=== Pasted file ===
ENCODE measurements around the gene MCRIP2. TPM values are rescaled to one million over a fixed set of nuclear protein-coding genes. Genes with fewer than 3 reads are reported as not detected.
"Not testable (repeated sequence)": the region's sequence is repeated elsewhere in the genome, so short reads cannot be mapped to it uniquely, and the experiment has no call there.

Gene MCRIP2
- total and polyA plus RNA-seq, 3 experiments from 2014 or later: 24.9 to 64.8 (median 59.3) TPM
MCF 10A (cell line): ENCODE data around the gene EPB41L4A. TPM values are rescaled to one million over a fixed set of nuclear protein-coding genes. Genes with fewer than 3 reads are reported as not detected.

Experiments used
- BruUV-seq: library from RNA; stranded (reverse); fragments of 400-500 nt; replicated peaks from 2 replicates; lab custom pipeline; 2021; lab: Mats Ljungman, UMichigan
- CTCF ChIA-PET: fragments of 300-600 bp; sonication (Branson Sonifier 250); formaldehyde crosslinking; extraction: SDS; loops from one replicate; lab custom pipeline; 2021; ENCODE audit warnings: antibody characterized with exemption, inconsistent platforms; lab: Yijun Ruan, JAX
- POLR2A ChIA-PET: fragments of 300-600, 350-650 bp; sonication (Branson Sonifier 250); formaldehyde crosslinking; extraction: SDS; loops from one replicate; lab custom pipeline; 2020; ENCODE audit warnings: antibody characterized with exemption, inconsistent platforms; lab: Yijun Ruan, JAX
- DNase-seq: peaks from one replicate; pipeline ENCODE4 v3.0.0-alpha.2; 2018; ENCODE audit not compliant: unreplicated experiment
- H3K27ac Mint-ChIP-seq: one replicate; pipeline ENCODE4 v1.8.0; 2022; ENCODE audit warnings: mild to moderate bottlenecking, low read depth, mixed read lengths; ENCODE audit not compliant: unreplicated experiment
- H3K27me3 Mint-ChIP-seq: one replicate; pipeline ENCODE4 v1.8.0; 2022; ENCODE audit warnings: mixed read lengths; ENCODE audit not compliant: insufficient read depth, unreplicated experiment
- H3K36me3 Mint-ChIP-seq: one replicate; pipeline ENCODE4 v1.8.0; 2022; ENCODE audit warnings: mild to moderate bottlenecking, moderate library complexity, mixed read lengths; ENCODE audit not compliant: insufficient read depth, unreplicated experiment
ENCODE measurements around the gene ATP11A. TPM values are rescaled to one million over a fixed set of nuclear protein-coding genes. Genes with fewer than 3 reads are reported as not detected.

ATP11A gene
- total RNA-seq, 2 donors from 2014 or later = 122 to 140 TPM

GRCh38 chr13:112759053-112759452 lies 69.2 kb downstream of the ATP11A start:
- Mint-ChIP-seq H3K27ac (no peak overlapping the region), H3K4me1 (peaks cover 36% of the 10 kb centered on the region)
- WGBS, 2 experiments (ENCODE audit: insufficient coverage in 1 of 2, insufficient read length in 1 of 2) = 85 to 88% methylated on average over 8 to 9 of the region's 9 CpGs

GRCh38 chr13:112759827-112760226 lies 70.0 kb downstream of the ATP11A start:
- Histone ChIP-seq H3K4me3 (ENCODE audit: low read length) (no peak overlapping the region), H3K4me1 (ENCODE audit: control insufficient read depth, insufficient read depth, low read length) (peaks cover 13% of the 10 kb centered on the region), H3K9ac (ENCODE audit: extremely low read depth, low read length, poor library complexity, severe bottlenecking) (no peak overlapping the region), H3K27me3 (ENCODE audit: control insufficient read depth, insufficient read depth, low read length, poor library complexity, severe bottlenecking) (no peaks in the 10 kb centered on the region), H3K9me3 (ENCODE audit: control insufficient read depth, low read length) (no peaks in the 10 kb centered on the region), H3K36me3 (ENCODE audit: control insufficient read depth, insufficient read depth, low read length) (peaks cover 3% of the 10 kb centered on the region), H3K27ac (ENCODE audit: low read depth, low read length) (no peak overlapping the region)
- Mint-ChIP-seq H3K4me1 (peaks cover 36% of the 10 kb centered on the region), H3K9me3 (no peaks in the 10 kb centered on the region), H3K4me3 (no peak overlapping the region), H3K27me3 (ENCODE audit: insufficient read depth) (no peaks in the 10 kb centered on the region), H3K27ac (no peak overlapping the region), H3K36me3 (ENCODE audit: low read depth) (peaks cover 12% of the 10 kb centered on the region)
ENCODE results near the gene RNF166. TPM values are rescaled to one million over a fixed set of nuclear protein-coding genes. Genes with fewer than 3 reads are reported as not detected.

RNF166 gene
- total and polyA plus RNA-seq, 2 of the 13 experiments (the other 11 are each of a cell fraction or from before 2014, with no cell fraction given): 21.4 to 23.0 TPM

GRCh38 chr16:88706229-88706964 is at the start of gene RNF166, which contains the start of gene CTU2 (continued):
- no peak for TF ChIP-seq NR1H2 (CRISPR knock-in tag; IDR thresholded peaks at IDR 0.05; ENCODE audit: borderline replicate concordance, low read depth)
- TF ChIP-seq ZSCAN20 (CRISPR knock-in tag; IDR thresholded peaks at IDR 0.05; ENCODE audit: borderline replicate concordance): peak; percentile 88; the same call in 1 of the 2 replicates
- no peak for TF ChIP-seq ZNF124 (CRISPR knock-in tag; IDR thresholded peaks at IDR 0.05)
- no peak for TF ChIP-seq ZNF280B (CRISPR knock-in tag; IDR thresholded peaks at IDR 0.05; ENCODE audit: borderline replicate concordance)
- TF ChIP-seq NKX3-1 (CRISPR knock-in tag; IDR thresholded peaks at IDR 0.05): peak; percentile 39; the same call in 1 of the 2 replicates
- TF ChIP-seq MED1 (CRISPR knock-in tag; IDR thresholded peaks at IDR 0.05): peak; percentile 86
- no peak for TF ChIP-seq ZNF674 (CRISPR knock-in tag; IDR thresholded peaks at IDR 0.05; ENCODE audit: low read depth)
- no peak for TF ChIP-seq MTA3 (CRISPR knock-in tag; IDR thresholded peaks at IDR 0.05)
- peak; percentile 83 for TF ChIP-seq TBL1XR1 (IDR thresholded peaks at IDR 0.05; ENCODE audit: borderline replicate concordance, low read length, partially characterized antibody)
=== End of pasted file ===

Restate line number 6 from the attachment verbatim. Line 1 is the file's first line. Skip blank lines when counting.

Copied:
Experiments used